Gandal’s Quebecois research subjects may have read a lot of English-language content, but that doesn’t mean they preferred reading in a second language. While most of India’s 50 million Internet users speak English, a survey by the Indian market research company JuxtConsult revealed that almost three-quarters prefer and seek out content in their first languages. Cognizant of this preference, Google offers interfaces to its search engine in nine different Indian languages, and in over 120 languages in total. Given that 68 languages are spoken by at least 10 million speakers worldwide, other companies with global ambitions may be looking at developing Tagalog and Telugu interfaces in the near future.

When we began curating blog posts to publish on Global Voices, Rebecca and I realized we would need to address issues of language and translation. We hired editors fluent in French, Arabic, Russian, Chinese, and Spanish to translate conversations into English for publication on the site. In those early days, we never seriously considered publishing an edition other than in English, assuming that translating our work into other languages would be prohibitively expensive and that, since our community of editors and authors used English as a “working language,” everyone could read and appreciate our output.

Less than a year after we started the project, Portnoy Zheng, a Taiwanese university student, launched a Chinese edition of the Global Voices site. Taking advantage of the fact that Global Voices publishes using a Creative Commons license, Zheng and friends began selecting stories from Global Voices that caught their attention and posting Chinese translations on his website. After Portnoy accepted our offer to turn his site into an official Chinese edition of our site, hosted on our servers, Rebecca and I were flooded with requests to build other-language editions of Global Voices.

Why does it make sense to produce Global Voices in Malagasy, a language rarely spoken outside Madagascar, a country where only 1.5 percent of the population has access to the Internet? Our Malagasy contributors were worried that their language wouldn’t make the leap from the analog to the digital world. French, not Malagasy, is taught in schools, and French enjoys a higher prestige than Madagascar’s indigenous language. Our contributors were willing to do the work to publish the edition and help preserve the language. Though they personally were trilingual, they wanted to share their work, and the broader coverage of Global Voices, with friends and family who weren’t as comfortable reading English or French as they were.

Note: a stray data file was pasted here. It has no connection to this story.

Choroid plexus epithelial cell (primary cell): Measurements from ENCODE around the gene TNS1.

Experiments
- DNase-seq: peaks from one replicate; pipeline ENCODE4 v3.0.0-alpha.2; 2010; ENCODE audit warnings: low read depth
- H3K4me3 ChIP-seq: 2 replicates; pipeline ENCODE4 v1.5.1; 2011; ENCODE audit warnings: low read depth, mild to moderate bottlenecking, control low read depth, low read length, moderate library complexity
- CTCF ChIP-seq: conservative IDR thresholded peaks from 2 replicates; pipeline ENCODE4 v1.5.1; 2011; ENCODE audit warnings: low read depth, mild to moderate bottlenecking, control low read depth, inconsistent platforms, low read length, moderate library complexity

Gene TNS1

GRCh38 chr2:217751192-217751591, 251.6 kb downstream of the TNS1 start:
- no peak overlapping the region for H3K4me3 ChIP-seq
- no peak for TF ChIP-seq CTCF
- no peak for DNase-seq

Our Malagasy site is now read by a significant fraction of Madagascar’s online community and has inspired a new humility on the part of our editorial team regarding the importance of language. Translators, responsible for making our content accessible in more than thirty languages, now outnumber writers of original content for the site, and those sites, collectively, receive as much traffic as our English-language site.

In 2010, members of our community asked for an additional change to Global Voices: they wanted to publish original content in French, Spanish, and other languages besides English. This presents a challenge for our editorial team. While virtually everyone involved with the project speaks multiple languages, it’s hard for our editor in chief to take responsibility for posts in languages she does not speak. After a long debate, we reached a consensus, and now our multilingual newsroom translates stories written in over a dozen languages into English. This leads to uncomfortable moments: I sometimes glance at our servers and discover our most popular (often our most controversial) story is in a language I don’t read well, and I find myself waiting for our French-to-English translators to catch up so that I can understand what our team is publishing. But it’s clearly been the correct step to take. Our coverage of Francophone Africa is much stronger than in past years, because authors who can write easily in French can now compose in that language, then rely on a community of translators to make their work accessible in English.

Excerpted from Rewire: Digital Cosmopolitans in the Age of Connection, by Ethan Zuckerman. Copyright © 2013 by Ethan Zuckerman. With permission of the publisher, W.W. Norton & Company, Inc.